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World Council for the Cedars Revolution

Apr 15th
Home arrow News Content arrow Blog arrow Blog Items arrow Intelligence arrow Iran's swarm strategy, tested on Jan. 6, has long been on U.S. radar screen
Iran's swarm strategy, tested on Jan. 6, has long been on U.S. radar screen PDF Print E-mail
Written by Geostrategy-Direct   
Sunday, 20 January 2008

Map locating the Strait of Hormuz. - AFP Graphics
Map locating the Strait of Hormuz. - AFP Graphics

WASHINGTON — The U.S. military has concluded that Iran's Islamic Revolutionary Guard Corps was testing its new naval capabilities in the Gulf. 

U.S. officials said IRGC demonstrated its new swarm strategy during a confrontation with U.S. Navy vessels in the Strait of Hormuz on Jan. 6. They said the 20-minute incident reflected an aggressive policy by IRGC, which in August 2007 took over responsibility from the Iranian Navy for Gulf operations.

"There have been other situations where certainly ships transiting the Straits of Hormuz have been approached," Adm. Michael Mullen, chairman of the U.S. Joint Chiefs of Staff, said. "To my knowledge, I have not seen one as both provocative and dramatic as this."

In a Jan. 11 briefing Mullen reviewed the encounter by five IRGC speedboats against three U.S. Navy vessels. The incident was said to have marked an IRGC probe of U.S. Navy defenses.

"Now, we have been focused on this small fast boat concern for several years," Mullen said. "It's clearly strategically where the Iranian military has gone. I think there's been a strategic shift in terms of the IRGCN [IRGC Navy] versus the Iranian navy, the IRIN, in terms of assuming operational command and control for the Gulf. There's a projection they were going to do that over a number of years."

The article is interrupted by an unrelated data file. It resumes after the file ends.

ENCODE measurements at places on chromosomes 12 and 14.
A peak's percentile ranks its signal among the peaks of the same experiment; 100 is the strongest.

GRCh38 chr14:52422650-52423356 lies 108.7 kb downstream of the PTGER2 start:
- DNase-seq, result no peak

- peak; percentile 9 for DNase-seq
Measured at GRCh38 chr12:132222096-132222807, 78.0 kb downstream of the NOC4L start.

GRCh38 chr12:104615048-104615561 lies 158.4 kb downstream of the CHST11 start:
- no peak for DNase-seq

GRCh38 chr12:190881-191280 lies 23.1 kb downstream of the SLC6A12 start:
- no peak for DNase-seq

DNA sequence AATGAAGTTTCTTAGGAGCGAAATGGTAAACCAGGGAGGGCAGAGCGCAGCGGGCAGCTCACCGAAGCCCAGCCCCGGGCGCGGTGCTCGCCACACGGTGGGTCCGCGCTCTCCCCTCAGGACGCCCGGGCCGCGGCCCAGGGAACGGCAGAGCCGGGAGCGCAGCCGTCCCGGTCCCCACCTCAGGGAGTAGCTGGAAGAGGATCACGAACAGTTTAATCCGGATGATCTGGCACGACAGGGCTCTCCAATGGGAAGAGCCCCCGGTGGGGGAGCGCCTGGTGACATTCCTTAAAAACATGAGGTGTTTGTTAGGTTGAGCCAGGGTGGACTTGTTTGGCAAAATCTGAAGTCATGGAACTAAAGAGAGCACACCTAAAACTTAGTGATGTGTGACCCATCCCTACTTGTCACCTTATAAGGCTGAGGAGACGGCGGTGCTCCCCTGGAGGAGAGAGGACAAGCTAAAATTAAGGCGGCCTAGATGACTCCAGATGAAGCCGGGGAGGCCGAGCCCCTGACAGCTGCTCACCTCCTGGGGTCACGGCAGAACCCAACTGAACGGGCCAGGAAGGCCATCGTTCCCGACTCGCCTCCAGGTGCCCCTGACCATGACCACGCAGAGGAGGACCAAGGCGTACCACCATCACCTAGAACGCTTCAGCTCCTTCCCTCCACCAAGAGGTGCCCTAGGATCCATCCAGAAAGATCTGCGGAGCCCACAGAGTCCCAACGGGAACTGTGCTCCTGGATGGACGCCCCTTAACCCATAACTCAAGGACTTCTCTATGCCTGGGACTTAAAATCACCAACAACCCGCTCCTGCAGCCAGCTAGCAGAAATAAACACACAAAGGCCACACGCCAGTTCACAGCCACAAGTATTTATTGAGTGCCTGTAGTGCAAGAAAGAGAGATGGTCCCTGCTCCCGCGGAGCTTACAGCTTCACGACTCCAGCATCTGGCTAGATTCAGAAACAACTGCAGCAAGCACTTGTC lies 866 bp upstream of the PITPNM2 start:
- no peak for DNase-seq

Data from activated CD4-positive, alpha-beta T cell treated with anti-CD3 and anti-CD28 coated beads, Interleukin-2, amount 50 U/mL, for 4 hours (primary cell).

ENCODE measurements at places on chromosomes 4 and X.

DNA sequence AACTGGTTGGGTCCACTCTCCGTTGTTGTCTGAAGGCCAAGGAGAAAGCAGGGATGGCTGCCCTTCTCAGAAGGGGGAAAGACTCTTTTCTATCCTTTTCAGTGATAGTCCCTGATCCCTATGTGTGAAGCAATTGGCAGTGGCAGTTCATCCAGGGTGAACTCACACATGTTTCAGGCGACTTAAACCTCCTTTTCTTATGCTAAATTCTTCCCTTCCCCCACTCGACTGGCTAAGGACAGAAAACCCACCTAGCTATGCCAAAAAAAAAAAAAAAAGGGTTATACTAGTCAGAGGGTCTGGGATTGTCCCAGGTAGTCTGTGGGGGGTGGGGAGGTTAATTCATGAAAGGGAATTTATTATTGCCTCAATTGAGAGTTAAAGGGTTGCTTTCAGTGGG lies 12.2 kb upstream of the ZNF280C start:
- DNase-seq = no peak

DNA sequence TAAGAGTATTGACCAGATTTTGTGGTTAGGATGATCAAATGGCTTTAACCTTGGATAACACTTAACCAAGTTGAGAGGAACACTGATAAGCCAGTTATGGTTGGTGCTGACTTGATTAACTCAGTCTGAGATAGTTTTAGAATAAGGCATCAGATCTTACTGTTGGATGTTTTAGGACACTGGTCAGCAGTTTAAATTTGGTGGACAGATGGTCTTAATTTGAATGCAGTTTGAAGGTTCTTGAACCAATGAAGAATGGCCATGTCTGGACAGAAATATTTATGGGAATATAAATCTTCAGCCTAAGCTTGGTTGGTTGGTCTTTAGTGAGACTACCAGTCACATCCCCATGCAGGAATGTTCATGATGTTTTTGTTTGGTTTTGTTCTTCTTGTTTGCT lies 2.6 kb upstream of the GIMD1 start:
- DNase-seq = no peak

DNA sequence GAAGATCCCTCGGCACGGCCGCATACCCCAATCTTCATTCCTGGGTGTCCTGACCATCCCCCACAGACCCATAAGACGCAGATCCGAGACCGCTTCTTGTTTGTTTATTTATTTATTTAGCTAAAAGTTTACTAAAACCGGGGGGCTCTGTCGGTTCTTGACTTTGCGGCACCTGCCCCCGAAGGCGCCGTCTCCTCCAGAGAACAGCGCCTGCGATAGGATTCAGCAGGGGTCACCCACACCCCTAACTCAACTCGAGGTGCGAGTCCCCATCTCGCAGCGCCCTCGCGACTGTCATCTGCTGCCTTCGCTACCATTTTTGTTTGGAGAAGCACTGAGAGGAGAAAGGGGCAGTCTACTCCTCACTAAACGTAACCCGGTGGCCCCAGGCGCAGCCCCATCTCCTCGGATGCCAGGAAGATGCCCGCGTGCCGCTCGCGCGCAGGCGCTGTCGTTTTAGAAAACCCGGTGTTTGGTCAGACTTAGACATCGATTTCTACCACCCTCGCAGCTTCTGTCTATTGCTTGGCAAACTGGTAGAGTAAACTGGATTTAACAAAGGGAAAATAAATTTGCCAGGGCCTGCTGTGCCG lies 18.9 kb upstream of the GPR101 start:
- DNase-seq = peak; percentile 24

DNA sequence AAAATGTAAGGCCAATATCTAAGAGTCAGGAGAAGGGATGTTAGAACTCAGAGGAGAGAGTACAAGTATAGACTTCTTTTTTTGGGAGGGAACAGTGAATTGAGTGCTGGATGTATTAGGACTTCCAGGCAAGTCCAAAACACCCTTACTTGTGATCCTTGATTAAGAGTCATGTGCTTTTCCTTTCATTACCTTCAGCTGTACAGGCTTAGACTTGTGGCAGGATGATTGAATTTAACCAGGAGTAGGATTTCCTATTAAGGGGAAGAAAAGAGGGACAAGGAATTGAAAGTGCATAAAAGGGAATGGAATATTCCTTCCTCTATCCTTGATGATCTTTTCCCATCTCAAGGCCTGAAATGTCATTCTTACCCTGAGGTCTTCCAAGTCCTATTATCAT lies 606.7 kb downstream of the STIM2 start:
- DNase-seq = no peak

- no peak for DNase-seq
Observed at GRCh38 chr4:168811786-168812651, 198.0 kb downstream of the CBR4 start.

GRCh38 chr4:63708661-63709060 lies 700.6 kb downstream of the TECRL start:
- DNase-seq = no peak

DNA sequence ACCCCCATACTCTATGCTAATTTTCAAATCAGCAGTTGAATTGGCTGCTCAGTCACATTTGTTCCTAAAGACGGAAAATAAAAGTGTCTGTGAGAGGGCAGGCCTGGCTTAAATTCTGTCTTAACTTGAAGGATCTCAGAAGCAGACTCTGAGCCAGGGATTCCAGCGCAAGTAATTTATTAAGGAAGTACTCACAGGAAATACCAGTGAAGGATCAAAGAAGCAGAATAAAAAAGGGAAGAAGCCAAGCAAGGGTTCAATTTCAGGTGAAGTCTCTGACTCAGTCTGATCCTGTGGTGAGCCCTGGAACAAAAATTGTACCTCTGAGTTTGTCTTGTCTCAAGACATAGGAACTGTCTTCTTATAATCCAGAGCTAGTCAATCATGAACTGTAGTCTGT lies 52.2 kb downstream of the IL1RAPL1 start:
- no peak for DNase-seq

Officials said the U.S. military has assessed that Iran would employ its swarm strategy against U.S. Navy aircraft carriers and destroyers in the Gulf. The swarm strategy stipulated the use of scores of armed speedboats that attack much larger enemy ships from all directions.

"This fit that mold, as far as I was concerned," Mullen said. "There's absolutely no doubt in my mind that it was five boats, it was pretty dramatic maneuvering."

Officials said the U.S. Navy envisioned Iran's swarm strategy as early as 2002. During that year, the military conducted a $250 million simulation in which Iranian Navy speedboats attacked the U.S. Navy in the Gulf. The wargame concluded with the loss of 16 U.S. warships.

At one point, the Defense Department said an IRGC commander relayed a message that indicated that his boat was going to explode against a U.S. Navy vessel. Later, the Pentagon withdrew the claim and said the Iranian message did not constitute an open threat.

Officials also said the message was transmitted from another spot, perhaps an Iranian ground station. Mullen said any Iranian ground station that coordinated the IRGC boats would mark a new Iranian capability.

Mullen said IRGC, in its Jan. 6 encounter, had sought to elicit a U.S. response. He expressed concern over Teheran's demonstration of its ability to rapidly sow mines — albeit a mock version — in the Gulf.

"We've been concerned for years about the threat of mining those straits, and sometimes at sea it can be pretty difficult about what they really did put in the water, depending on the range and the other kinds of conditions," Mullen said. "So we've learned from them, they've clearly learned some things from us, and to me, it is in execution of a strategy we believe they've had for some time."


Geostrategy-Direct, www.geostrategy-direct.com,

Last Updated ( Sunday, 20 January 2008 )
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